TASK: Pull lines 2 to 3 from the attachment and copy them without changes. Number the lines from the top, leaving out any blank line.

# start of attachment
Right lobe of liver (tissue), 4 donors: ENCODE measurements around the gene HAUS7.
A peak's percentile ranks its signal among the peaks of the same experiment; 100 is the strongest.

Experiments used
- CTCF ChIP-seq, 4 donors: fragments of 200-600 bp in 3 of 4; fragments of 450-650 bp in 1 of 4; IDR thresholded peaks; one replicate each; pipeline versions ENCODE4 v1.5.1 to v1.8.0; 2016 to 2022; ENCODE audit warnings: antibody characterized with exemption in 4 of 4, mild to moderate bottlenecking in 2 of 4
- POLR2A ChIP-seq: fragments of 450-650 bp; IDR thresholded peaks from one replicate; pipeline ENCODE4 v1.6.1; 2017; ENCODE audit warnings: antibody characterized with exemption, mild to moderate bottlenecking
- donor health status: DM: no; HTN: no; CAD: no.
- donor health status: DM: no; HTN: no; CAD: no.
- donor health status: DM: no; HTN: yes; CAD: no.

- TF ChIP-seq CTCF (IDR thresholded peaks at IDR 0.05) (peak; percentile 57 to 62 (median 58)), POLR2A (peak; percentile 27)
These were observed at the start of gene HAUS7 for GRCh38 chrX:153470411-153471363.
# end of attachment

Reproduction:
A peak's percentile ranks its signal among the peaks of the same experiment; 100 is the strongest.

Experiments used